The Djembe: The Tambourine of the New Milennium
My late friend and mentor Larry Hefty gave me my first opportunity to play contemporary Christian music, having himself toured the U.S. for seven years with his band Shekinah. I joined Shekinah just as they were winding down, so we didn't tour much, and they had already completed their first album, so I didn't get to play on that, either. (Larry later produced the first album I did play on, and many of the others I played on later.) But here I was, under the tutelage of a guy who had played perhaps thousands of concerts, mostly in churches, and it was my big chance to learn.
It soon came to my attention that, upon arriving at a church, Larry would discretely round up any tambourines that might be in the pews and squirrel them away somewhere until the concert was over. Most of you have already guessed why, but for both of you who are too innocent to guess, it's because the tambourine is in fact a musical instrument, same as a saxophone or a guitar, but most people don't treat it as a musical instrument. Since, like a baby's rattle or a car horn, it makes noise with minimal effort on the user's part, anyone can do it. And, since it's associated exclusively with musical settings (even if it's just a Hare Krishna gathering), it must therefore follow that here's a musical instrument that anyone can play!
Larry knew better. Having endured early Shekinah concerts accompanied by the jangling cacaphony of tambourine-brandishing church ladies, he simply defused the situation by insuring that the only instruments heard would be played by the band themselves. (Note: Men are more apt than women to shy away from tambourines,which have been associated with the latter ever since Miriam prophesied on the timbrel in Exodus 15:20, incidentally making her the first drummer mentioned by name in the Bible.)
Tambourine playing itself runs the gamut between crisp accents at the end of every other measure (as in The Who's "Bargain") to frenzied flailing with nominal regard to the song's actual tempo or structure. Indeed, some tambourine wielders seem equally dedicated to delivering a visually flamboyant performance, whether done expertly (as per Ray Cooper, British percussionist to the stars) or badly, as many of you have doubtless witnessed if you've ever been involved with the 'right' sort of church. Just for the record, a properly played tambourine can do wonders for a rhythm section, or wreak havoc. I'll wager that sources like YouTube can provide ample input for anyone who wishes to acknowledge the tambourine's status as a genuine musical instrument, and who has a heart to learn.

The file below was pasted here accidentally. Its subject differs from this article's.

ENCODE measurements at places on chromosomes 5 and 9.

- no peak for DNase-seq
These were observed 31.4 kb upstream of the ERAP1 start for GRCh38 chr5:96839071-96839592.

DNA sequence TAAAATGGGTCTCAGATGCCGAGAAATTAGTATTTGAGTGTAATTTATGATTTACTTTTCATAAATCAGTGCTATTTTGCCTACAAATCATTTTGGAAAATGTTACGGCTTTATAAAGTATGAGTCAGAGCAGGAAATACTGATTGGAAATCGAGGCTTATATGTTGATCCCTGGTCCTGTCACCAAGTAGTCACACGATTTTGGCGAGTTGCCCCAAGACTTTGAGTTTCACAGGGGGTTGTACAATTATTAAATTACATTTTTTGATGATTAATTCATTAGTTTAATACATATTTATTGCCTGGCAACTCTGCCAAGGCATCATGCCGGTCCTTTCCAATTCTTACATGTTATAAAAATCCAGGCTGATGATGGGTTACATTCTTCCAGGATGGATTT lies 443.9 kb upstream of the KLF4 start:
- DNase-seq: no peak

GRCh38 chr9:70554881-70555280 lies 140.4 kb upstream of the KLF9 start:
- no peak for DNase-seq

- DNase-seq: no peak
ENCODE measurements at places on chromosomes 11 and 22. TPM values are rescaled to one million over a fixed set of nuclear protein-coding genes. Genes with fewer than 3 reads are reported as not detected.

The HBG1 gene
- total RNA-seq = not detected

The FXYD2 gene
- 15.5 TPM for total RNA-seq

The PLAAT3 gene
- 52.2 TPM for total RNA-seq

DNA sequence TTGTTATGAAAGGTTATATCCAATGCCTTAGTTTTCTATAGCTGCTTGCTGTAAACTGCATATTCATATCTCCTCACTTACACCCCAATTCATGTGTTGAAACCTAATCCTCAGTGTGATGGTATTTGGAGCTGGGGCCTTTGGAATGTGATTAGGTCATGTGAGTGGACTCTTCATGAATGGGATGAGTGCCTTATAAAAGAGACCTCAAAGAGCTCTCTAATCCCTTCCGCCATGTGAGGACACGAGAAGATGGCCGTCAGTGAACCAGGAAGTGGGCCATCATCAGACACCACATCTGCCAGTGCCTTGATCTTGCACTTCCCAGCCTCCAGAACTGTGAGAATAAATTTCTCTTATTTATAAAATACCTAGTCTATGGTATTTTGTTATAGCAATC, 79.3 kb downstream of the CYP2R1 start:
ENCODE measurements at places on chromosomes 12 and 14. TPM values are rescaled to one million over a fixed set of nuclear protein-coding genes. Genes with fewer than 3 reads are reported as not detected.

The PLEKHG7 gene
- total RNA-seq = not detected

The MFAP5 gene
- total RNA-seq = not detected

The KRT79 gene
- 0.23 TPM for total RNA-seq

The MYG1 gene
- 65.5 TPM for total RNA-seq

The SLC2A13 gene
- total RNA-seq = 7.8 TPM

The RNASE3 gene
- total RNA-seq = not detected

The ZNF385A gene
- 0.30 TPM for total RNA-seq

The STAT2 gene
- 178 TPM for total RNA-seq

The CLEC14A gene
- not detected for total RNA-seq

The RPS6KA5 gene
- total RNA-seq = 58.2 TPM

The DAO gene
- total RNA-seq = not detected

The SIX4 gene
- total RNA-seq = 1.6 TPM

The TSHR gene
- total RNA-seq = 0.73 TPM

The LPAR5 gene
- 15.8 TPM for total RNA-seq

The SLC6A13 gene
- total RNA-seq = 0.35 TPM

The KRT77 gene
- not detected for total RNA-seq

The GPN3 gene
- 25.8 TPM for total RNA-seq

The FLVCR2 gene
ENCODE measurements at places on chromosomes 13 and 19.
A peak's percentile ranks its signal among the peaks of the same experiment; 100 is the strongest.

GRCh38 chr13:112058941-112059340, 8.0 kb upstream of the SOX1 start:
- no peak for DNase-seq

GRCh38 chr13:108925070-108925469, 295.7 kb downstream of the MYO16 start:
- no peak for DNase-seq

But what's this? No girly-man instrument, the djembe. Back in the early 90's, when men were groping back toward the masculinity we'd misplaced in the 80's, drum circles became a symbol of that search. (Anybody remember Hasbro's "My Buddy" doll, marketed back then in hopes that little boys would play with dolls if given the chance? Sheesh.) Having gotten in touch with our feminine side and found it to be a chimera, we now needed an outlet for our testosterone, and all-male drum circles seemed like a great way to reinstate the "No Girls Allowed" dynamic we'd enjoyed for centuries. The djembe became the de facto hand drum for the novice: it easily produced a manly thunder, and even made different sounds with minimal effort or skill. And it was so African. Congas and bongos beg for specific strokes and techniques if you want to sound Afro-Caribbean, but the djembe lent itself to free-form flailing, and shrewd hand-drum makers wordwide were quick to capitalize on this craze. Oh, and don't forget portability - you never see one bongo, and rarely one conga - you need two. The Djembe Stands Alone, so to speak.
As a drum teacher, my credentials are spotty at best, but I do stress discipline - practice and listening skills loom large in my lessons. If I were to find it necessary to teach djembe, I’d immediately find the best instructional sources possible. Better still: explore better-documented hand drums, such as congas (which posess a much longer New World tradition than most hand percussion), and discover what Stravinsky’s “structure = freedom” dictum really meant. Your djembe will either become a much more serious instrument for you, or it may vanish altogether from your arsenal as you instead explore the rich Afro-Latin musical tradition. I don’t care which of the two paths you djembe owner/operators may take, but please take one, and treat your djembe as you would a guitar or a sax - a seriously deep musical instrument, not a shortcut to musical participation. You, and your audience, deserve better.